If a teacher properly employed the Socratic method, I could see how class absence would hurt a student. But assuming you, like most other professors, have moved away from that teaching method, what do students actually lose by not attending your class?

  2. Laz says:

    I have to admit I’m surprised to see that there are professors who take attendance for the purpose of imposing penalties for excessive absences. Given that law students should be independently motivated to attend class, it seems like you’re creating a needlessly antagonistic relationship with your students for questionable gain.

    Is there a past teaching experience which led you to adopt this policy?

  3. It could be that the students who attend less receive worse grades because they are the types who generally put less effort into the course on all fronts. In other words, although there’s a correlation, it doesn’t imply causation. Non-attendance may just be a trait that less motivated students have. Therefore, by requiring attendance, it isn’t clear that you’re going to make them better students, unless by making them attend you can motivate them more.

    I used to follow an attendance policy but stopped it. My philosophy toward teaching is a bit more hands off than it used to be. If some students think they can do well on an exam without attending class, that’s their choice. Instead of forcing students to have good habits, my approach is to give them advice (i.e. regularly attend class, be prepared, etc.) but not to try to force them. Students at the law school level are old enough to make their own choices. Part of the educational process is learning how to make choices in life and to accept the consequences of those choices.

    There are some students who have poor class attendance yet do very well on the exam. Missing class is still a loss for them, I believe, because there’s more to class than just learning stuff for the exam. But that’s their choice. For my part, I try to make class interesting and informative; my goal is for class to have “value added” beyond the readings. Ultimately, however, it is up to the students to assess whether there’s any value added. So, as the saying goes, you can lead a horse to water, but you can’t make him drink.

    PK — I don’t understand your comment about Socratic method. I’ve moved increasingly further away from the Socratic method. Often, the method winds up spending tons of time with particular students who are confused or unprepared, and it wastes the time of others in the class. There are some professors who are particularly skilled at the Socratic method, but they are few. For me, I can cover more material more productively without the Socratic method. I still call on students and class is still participatory, but I’ve been integrating more lecture into my classes.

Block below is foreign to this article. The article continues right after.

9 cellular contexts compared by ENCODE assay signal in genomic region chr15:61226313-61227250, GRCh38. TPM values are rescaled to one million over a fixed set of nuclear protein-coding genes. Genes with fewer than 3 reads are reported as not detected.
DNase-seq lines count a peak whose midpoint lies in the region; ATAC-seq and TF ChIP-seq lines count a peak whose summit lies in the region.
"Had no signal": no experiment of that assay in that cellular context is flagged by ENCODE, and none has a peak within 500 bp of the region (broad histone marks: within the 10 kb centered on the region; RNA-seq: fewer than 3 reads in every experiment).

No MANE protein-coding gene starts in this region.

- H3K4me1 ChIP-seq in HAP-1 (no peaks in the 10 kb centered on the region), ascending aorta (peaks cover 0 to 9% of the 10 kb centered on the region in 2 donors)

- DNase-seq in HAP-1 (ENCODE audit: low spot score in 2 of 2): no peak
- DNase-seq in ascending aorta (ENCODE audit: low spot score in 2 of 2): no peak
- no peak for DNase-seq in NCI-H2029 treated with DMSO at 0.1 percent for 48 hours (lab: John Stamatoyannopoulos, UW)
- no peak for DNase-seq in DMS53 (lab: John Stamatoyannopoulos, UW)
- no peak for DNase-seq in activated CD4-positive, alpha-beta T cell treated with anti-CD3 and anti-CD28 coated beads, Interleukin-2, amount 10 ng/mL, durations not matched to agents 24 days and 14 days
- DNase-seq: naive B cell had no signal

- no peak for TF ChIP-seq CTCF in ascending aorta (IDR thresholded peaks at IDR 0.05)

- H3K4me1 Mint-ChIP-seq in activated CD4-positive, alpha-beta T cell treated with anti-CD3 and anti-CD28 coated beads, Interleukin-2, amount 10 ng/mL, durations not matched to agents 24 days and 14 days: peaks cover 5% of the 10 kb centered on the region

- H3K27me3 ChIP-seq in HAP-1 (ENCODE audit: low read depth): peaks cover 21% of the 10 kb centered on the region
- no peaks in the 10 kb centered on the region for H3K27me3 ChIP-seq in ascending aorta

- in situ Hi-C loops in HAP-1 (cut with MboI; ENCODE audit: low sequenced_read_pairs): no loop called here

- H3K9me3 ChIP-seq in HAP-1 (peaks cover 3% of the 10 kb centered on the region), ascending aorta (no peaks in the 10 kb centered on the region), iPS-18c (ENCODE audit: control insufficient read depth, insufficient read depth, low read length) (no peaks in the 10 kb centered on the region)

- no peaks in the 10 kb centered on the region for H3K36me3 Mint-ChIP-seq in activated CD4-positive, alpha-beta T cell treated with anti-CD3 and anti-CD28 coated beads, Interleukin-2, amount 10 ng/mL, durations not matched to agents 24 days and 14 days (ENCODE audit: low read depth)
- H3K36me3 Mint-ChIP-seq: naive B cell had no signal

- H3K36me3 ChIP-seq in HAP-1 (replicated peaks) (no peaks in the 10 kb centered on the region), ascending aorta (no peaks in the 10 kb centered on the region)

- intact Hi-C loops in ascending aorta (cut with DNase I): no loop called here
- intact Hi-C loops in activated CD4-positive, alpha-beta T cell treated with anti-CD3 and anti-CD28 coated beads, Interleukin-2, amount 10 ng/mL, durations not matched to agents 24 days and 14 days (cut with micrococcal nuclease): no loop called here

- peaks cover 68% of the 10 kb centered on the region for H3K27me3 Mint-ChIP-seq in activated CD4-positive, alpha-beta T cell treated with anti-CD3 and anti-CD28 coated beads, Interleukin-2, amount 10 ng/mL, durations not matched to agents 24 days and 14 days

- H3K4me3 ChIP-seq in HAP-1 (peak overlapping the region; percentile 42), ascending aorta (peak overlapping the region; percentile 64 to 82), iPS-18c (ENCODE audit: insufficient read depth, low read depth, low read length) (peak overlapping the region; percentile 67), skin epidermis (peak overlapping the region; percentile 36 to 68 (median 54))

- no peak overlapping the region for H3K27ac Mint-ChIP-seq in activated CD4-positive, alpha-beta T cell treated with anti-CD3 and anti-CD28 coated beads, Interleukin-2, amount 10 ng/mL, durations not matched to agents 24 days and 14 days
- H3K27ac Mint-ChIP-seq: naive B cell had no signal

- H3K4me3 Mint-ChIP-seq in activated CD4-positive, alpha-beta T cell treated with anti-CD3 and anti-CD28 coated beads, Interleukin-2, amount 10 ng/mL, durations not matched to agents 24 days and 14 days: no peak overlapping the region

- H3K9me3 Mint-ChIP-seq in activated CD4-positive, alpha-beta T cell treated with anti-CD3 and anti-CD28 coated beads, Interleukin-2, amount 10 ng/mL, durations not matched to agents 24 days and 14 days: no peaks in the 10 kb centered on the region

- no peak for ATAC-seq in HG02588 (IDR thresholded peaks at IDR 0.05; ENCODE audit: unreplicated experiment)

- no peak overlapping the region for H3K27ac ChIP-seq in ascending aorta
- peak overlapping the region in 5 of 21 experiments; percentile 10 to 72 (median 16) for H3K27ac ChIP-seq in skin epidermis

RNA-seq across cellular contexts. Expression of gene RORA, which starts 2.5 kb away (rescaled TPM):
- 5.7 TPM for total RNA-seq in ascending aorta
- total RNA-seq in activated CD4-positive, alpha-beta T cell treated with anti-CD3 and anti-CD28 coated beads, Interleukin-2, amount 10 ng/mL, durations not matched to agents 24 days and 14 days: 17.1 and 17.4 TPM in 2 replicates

Brian Leiter has an interesting critique of the Socratic method here:

  4. PK says:

    Prof. Solove,

    Since excellent class notes (if not near transcripts) are available to students who miss class, the only plausible loss to a student who misses class is not learning the skill of answering questions under pressure that comes from a properly conducted Socratic method. However, as you note, using that method has its own downsides that may outweigh its general use. So, if a professor does not engage in the Socratic method for whatever reason, and the student has access to excellent notes, what does she lose by not attended class?

    As an aside, I understand your choice to move away from the Socratic method because I’ve seen alot of time wasted by teachers who try to employ the Socratic method with classes that are woefully underprepared. Nothing is learned and the students loses interest because they realize paying attention is worthless. But is the solution to this problem to move away from the Socratic method? Perhaps, especially if you find the method embarrassing or belittling to students. On the other hand, perhaps the better solution is to force better preparation by reducing the grades of students who are unprepared.

  5. Doug H. says:

    I’ve found that the professors with the strictest attendance policies typically have the least worthwhile lectures. I’m not saying that’s the case with you, but like Laz I wonder why one would have such an antagonistic policy in light of such little gain?

  6. Dylan says:

    PK’s points are good ones. There is also, however, that student who is always in attendance but never hears a word you say. I was one of those the last half of law school. My grades dropped, but I suspect that had much more to do with not outlining or reading anything until two or three days before the test. I can recall two courses where class attendance clearly mattered to any significant degree.